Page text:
To examine the effect of nitrogen (N) management regimes on rice quality in different rice production systems, a field experiment was conducted in 2017 and 2018. The experimental treatments comprised of two production systems (transplanted rice: TPR and dry direct-seeded rice: DDSR) and [...] Read more.
To examine the effect of nitrogen (N) management regimes on rice quality in different rice production systems, a field experiment was conducted in 2017 and 2018. The experimental treatments comprised of two production systems (transplanted rice: TPR and dry direct-seeded rice: DDSR) and six N management treatments (0, 50, 100, and 150 kg N ha−1 as basal, and 100 and 150 kg N ha−1 in three splits which were regarded as N1, N2, N3, N4, N5, and N6, respectively). The results revealed that the rice quality attributes, i.e., broken rice recovery, abortive kernel, bursting, and curling were increased by 8%, 14%, 8%, and 14%, respectively, under DDSR than TPR. In the case of N management, split application of N reduced the chalky kernel (44%), abortive kernel (23%), opaque kernel (31%), bursting (24%), and curling (31%), while kernel protein contents, water absorption ratio, cooked grain length, and elongation ratio were increased by 41%, 88%, 25%, and 26%, respectively, as compared to the basal application of N. In short, DDSR cultivation reduced the appearance and cooking quality traits but white head rice recovery and nutritional quality were comparable to TPR. However, N application in splits either in DDSR or in TPR potentially improved the grain quality of rice compared with the basal application. Full article
(This article belongs to the Special Issue Cereal Biofortification: Strategies, Challenges and Benefits)
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Article
Assessing Effect of Marker-Based Improvement of Maize Synthetics on Agronomic Performance, Carotenoid Content, Combining Ability and Heterosis
Agronomy 2020, 10(11), 1625; https://doi.org/10.3390/agronomy10111625 - 22 Oct 2020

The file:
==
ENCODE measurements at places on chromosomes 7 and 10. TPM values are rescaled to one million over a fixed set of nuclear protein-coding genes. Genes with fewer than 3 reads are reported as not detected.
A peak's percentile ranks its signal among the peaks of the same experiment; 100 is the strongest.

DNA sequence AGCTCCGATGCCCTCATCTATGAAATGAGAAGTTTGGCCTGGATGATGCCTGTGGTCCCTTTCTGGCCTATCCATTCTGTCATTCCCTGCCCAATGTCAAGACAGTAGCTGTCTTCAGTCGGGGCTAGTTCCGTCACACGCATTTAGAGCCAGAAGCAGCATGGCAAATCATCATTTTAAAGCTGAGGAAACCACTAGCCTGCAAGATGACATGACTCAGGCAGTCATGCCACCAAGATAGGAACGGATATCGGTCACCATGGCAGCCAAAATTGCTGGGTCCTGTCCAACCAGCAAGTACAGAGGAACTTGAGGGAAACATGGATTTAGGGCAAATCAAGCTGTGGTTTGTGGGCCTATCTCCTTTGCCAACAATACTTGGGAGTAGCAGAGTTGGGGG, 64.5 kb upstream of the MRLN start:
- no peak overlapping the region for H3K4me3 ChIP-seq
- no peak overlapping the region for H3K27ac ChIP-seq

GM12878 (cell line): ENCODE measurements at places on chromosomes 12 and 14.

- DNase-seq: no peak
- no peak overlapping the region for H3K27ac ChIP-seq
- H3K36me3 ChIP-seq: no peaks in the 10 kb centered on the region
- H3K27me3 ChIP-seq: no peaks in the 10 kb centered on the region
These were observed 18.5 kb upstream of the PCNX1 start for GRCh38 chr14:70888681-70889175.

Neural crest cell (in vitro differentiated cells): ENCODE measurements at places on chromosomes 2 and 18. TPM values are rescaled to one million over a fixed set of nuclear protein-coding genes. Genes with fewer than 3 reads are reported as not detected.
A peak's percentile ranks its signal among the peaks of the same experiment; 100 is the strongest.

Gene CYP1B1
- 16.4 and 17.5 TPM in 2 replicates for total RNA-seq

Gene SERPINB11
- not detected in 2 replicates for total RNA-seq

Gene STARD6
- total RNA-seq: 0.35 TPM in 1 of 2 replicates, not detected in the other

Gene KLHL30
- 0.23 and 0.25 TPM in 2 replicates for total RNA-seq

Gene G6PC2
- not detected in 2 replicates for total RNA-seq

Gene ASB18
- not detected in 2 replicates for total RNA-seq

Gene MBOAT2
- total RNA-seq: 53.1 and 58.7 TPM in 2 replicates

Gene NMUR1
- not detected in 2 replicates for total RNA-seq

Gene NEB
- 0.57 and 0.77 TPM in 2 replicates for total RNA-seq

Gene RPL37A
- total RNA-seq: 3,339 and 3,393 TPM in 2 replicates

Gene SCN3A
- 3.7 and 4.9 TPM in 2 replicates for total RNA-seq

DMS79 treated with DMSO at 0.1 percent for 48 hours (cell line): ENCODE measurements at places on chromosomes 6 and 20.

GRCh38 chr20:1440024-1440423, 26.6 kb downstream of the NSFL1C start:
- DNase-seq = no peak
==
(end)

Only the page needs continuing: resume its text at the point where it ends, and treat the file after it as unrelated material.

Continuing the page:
Cited by 1 | Viewed by 564
Abstract
Vitamin A deficiency (VAD) is a serious problem in sub-Saharan Africa (SSA) and other parts of the world. Understanding the effect of marker-based improvement (MARS) of two maize synthetics (HGA and HGB) representing different heterotic groups on their agronomic performance, carotenoid content, and [...] Read more.
Vitamin A deficiency (VAD) is a serious problem in sub-Saharan Africa (SSA) and other parts of the world. Understanding the effect of marker-based improvement (MARS) of two maize synthetics (HGA and HGB) representing different heterotic groups on their agronomic performance, carotenoid content, and combining abilities could help identify suitable sources to develop divergent inbred lines for optimizing heterosis. This study involved three selection cycles each of the two synthetics and their nine varietal-cross hybrids together with a released check variety was conducted across four diverse locations in Nigeria in 2018 and 2019. Environment and hybrid effects were significant on grain yield and other agronomic traits as well as provitamin A content and other carotenoids. Genetic improvement per cycle of MARS in the parental synthetics was 15% for provitamin A, 25% for β-carotene and 26% for lutein in HGA and 4% for grain yield, 3% for zeaxanthin and 5% for α-carotene in HGB. Grain yield and agronomic traits of the two maize synthetics were controlled by additive and non-additive gene effects, while provitamin A content and other carotenoids were mainly controlled by additive gene effects. Some selection cycles which were high in grain yield and provitamin A content were identified as potential sources of new and divergent maize inbred lines in maize breeding programs. Some varietal-cross hybrids expressed significant mid-parent heterosis for grain yield and moderate mid-parent heterosis for provitamin A, β-carotene and xanthophylls. These hybrids could be commercialized at reasonable prices to small-scale farmers in rural areas that are most affected by vitamin A deficiency. Full article
(This article belongs to the Special Issue Cereal Biofortification: Strategies, Challenges and Benefits)
Article